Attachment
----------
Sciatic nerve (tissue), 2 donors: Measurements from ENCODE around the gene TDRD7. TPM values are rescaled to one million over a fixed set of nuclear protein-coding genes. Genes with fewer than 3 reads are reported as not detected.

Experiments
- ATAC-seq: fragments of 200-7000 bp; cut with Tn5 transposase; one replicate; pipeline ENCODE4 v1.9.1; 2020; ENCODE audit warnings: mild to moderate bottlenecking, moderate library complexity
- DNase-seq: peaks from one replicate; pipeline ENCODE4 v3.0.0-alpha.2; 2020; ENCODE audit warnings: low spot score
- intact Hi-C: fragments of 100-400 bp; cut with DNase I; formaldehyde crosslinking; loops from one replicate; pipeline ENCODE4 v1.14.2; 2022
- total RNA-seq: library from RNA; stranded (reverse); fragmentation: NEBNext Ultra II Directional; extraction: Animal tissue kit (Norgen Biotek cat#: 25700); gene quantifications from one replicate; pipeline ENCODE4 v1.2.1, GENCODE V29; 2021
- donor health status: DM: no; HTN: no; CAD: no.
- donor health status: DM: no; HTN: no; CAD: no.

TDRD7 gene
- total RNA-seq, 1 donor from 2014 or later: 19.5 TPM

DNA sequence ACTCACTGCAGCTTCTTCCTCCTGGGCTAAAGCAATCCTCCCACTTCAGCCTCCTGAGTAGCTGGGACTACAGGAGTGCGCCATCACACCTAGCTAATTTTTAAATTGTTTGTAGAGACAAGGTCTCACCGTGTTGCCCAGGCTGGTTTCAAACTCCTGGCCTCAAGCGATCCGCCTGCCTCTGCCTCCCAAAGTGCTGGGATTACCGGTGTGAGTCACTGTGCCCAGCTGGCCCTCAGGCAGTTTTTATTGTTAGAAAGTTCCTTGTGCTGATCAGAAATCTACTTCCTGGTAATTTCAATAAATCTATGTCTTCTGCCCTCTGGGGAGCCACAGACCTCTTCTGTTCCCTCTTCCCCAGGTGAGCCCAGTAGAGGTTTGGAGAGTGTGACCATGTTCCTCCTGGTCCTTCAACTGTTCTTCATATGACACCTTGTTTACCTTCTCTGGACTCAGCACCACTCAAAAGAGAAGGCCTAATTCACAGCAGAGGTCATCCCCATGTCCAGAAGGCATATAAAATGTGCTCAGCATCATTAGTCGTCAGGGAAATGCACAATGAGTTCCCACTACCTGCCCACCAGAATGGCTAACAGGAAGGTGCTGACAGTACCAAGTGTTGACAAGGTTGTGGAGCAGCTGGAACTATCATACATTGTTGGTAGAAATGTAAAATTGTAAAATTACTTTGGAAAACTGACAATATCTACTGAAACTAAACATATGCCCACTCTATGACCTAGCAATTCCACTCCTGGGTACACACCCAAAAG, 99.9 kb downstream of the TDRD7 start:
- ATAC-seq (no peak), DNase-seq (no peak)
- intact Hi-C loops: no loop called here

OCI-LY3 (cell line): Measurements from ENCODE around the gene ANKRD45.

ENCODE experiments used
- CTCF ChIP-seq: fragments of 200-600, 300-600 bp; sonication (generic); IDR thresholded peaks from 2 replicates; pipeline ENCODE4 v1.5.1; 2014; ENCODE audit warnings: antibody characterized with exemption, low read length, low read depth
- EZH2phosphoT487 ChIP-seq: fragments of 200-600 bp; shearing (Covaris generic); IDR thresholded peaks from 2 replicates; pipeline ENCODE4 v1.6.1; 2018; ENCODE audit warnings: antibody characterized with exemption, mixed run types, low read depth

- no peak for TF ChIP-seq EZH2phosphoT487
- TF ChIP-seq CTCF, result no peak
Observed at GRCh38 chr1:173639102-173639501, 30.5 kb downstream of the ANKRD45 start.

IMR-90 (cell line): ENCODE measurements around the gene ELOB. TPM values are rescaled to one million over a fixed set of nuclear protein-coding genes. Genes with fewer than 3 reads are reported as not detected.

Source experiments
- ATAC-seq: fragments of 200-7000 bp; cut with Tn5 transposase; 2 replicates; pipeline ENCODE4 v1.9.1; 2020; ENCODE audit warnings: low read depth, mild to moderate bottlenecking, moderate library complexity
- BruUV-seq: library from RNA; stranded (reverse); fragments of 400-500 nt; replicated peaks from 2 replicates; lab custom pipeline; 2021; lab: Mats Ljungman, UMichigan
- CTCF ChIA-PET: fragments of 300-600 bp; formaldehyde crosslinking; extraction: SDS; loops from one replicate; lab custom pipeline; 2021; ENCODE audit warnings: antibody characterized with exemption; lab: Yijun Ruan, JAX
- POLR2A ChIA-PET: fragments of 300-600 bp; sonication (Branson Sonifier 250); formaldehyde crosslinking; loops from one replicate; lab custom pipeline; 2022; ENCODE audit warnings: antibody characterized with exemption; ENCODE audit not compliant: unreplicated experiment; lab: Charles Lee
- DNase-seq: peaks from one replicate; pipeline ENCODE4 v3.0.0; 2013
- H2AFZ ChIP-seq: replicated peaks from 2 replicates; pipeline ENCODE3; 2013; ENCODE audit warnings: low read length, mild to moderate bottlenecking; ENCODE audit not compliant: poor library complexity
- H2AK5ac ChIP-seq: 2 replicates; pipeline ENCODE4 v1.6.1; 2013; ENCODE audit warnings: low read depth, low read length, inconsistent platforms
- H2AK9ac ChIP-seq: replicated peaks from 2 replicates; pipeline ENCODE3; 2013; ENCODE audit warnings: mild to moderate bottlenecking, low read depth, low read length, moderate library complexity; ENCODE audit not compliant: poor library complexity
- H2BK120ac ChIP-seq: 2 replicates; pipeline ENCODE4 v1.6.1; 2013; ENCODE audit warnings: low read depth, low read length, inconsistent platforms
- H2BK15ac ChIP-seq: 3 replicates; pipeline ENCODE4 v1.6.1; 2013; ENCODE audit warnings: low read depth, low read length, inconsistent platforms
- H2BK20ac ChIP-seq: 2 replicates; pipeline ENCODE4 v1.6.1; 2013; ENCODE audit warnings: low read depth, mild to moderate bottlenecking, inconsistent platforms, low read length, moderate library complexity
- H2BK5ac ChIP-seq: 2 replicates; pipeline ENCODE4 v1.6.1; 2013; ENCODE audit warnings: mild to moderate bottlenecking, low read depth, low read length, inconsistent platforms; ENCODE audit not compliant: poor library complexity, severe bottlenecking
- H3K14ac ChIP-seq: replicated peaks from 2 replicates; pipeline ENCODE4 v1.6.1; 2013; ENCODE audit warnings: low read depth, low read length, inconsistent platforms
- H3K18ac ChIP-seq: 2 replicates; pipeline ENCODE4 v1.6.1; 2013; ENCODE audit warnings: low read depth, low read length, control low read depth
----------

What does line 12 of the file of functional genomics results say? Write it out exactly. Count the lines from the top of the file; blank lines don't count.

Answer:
- ATAC-seq (no peak), DNase-seq (no peak)